My decision was based, in part, on Maryland’s educational standards. The state had recently adopted Common Core and parcc (Partnership for Assessment of Readiness for College and Careers) assessments; there was little incentive to teach beyond the bounds of the new curriculum. This wasn’t why I had signed up to be a teacher, but job security and paychecks were directly linked to student test scores. I found myself becoming a part of a system of incentive-based learning that I opposed. That day, a friend, who had been a teacher for many years, gave me a copy of “A Talk to Teachers.” The essay might quell some of my frustration, she said.

Baldwin delivered the talk on the heels of the March on Washington, where he was famously pulled from the list of speakers because organizers—who knew the writer’s habit for speaking extemporaneously—were unsure if he would stay on message. “A Talk to Teachers” is emblematic of Baldwin’s proclivity for candor over political appeasement, and, like much of his work, focusses on history and the American consciousness. “It is almost impossible for any Negro child to discover anything about his actual history,” he writes. Young people are constantly absorbing—through media, textbooks, and policy—the myths of American exceptionalism; for black children, this means that what they are taught in class does not match the world that they navigate daily. “On the one hand he is born in the shadow of the Stars and Stripes and he is assured it represents a nation which has never lost a war,” Baldwin continues. “But on the other hand he is also assured by his country and his countrymen that he has never contributed anything to civilization—that his past is nothing more than a record of humiliations gladly endured.”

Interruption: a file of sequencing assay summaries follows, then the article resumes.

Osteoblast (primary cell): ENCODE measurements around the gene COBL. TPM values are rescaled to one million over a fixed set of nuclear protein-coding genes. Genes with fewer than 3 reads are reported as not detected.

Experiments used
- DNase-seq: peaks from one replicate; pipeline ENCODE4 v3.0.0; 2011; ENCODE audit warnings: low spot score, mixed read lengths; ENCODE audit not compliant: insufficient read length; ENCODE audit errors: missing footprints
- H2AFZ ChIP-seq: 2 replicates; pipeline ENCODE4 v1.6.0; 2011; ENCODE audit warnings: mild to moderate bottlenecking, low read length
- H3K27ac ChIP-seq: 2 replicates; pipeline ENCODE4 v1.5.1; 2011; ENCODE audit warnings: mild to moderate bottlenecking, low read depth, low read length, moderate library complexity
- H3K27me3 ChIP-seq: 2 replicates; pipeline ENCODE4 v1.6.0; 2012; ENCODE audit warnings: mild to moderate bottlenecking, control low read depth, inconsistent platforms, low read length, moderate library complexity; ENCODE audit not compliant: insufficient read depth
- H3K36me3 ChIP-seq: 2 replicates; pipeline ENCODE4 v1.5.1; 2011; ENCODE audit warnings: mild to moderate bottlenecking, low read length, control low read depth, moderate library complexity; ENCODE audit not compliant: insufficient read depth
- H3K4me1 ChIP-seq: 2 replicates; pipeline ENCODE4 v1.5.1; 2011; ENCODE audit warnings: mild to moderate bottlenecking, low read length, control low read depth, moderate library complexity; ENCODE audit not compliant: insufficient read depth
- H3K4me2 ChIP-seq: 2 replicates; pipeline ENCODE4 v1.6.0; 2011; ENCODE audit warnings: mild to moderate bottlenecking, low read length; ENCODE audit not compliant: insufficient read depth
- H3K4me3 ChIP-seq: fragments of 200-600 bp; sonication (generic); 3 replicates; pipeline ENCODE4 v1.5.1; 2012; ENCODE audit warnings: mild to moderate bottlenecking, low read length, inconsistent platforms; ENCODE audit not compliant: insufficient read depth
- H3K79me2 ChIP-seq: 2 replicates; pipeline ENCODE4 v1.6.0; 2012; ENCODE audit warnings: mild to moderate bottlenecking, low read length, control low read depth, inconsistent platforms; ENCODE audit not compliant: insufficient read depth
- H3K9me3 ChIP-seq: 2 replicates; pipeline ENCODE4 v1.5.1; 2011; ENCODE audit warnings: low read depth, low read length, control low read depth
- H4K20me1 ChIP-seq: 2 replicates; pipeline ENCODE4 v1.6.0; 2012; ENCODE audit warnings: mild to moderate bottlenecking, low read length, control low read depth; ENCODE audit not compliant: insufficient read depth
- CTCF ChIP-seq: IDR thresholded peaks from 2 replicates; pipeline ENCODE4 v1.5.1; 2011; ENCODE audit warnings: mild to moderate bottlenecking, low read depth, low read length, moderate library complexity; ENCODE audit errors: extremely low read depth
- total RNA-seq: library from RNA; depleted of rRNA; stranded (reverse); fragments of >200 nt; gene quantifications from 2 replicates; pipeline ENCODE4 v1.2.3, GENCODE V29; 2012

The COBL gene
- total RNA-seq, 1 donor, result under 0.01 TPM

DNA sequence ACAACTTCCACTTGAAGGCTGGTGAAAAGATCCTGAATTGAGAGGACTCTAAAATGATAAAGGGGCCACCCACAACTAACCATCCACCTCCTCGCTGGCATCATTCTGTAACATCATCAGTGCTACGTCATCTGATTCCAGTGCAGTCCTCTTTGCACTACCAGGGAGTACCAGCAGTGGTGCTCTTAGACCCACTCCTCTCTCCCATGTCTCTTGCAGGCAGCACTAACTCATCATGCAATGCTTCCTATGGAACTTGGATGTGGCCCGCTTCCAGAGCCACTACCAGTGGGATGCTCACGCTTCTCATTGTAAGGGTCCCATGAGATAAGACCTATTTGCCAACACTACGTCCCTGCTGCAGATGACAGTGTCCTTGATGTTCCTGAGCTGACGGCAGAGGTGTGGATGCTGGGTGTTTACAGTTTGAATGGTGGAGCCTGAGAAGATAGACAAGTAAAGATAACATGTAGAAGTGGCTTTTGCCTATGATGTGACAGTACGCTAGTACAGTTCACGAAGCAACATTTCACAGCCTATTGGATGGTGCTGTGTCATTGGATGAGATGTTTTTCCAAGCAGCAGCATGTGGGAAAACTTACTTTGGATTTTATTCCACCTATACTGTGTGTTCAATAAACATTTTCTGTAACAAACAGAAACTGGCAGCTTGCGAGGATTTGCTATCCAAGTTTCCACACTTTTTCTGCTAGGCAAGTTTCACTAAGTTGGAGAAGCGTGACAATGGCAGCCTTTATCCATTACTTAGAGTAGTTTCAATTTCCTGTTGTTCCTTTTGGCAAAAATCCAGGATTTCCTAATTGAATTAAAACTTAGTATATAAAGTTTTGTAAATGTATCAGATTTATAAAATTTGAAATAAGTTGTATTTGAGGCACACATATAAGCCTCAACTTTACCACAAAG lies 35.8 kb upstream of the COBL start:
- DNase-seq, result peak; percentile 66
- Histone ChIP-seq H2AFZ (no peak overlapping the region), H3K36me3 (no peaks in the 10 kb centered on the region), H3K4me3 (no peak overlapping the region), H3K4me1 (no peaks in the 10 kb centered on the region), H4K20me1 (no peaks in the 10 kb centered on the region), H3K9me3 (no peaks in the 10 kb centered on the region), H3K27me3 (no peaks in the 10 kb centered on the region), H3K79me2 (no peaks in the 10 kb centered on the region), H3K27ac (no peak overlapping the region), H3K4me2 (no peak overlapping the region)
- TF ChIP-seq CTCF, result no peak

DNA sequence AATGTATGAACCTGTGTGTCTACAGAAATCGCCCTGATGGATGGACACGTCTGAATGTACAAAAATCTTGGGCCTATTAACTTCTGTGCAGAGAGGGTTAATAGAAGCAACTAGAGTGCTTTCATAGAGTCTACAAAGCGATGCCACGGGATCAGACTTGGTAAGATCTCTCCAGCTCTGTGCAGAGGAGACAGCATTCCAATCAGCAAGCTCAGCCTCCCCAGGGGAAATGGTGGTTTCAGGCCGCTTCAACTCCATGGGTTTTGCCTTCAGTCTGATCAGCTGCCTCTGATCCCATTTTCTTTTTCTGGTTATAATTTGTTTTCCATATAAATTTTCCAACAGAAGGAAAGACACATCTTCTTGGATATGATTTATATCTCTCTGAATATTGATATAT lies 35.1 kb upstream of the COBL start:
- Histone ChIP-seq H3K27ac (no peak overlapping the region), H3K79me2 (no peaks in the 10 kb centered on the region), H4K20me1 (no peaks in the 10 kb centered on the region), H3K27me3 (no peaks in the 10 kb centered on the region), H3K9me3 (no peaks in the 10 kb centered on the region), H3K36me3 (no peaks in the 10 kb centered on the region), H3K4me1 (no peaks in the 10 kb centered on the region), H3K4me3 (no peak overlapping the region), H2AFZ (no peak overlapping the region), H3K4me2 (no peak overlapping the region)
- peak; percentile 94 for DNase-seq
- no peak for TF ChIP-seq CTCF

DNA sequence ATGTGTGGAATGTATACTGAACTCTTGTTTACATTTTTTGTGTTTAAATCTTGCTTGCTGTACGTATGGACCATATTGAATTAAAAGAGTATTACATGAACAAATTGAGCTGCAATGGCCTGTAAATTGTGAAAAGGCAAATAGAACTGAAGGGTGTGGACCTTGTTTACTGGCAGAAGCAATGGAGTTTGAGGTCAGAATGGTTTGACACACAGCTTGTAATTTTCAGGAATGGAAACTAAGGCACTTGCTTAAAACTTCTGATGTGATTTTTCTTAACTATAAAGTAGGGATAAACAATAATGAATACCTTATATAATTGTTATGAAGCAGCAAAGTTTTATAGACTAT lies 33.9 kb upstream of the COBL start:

A more honest reckoning with history is necessary, Baldwin insists. Of slavery, he says, “it was not an accident, it was not an act of God, it was not done by well-meaning people muddling into something which they didn’t understand. It was a deliberate policy hammered into place in order to make money from black flesh. And now, in 1963, because we have never faced this fact, we are in intolerable trouble.”

It’s this focus on history that rearranged my thinking. In Baldwin’s view, it is the only thing that can help disabuse black children of the stereotypes that have been projected onto their community—and it is necessary for white children, too, who oftentimes serve as the purveyors of these myths, and who do not know the truth about their history, either.